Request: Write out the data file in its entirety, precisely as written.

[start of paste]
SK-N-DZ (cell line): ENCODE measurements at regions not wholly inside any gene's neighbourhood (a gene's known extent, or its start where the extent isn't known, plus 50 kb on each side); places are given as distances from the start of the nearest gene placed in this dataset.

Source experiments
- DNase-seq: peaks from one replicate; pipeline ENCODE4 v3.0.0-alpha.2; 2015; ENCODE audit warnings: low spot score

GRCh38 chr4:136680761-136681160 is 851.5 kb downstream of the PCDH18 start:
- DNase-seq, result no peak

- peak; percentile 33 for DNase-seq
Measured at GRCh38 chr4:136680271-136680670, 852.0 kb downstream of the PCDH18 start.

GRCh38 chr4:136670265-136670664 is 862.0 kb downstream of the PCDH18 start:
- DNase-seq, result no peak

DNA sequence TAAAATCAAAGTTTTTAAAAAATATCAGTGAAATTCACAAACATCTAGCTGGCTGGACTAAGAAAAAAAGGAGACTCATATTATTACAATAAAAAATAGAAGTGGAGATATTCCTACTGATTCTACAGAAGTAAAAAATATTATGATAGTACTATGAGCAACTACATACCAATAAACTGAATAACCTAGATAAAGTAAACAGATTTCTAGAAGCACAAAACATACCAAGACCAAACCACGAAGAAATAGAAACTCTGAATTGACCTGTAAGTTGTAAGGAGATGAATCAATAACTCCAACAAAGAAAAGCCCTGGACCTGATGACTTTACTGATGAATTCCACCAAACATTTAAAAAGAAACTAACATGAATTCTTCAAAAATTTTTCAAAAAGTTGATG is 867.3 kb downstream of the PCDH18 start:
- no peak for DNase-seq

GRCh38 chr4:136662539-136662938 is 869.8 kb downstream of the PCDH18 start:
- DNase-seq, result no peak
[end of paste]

SK-N-DZ (cell line): ENCODE measurements at regions not wholly inside any gene's neighbourhood (a gene's known extent, or its start where the extent isn't known, plus 50 kb on each side); places are given as distances from the start of the nearest gene placed in this dataset.

Source experiments
- DNase-seq: peaks from one replicate; pipeline ENCODE4 v3.0.0-alpha.2; 2015; ENCODE audit warnings: low spot score

GRCh38 chr4:136680761-136681160 is 851.5 kb downstream of the PCDH18 start:
- DNase-seq, result no peak

- peak; percentile 33 for DNase-seq
Measured at GRCh38 chr4:136680271-136680670, 852.0 kb downstream of the PCDH18 start.

GRCh38 chr4:136670265-136670664 is 862.0 kb downstream of the PCDH18 start:
- DNase-seq, result no peak

DNA sequence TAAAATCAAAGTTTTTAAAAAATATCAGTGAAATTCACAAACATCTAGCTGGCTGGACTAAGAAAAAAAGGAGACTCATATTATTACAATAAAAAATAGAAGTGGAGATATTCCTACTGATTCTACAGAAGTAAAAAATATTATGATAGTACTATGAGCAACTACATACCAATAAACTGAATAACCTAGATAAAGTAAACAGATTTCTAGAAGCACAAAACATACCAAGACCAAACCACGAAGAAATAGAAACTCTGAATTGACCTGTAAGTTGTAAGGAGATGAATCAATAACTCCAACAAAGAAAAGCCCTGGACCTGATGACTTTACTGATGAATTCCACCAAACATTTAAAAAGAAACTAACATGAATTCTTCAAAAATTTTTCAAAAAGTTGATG is 867.3 kb downstream of the PCDH18 start:
- no peak for DNase-seq

GRCh38 chr4:136662539-136662938 is 869.8 kb downstream of the PCDH18 start:
- DNase-seq, result no peak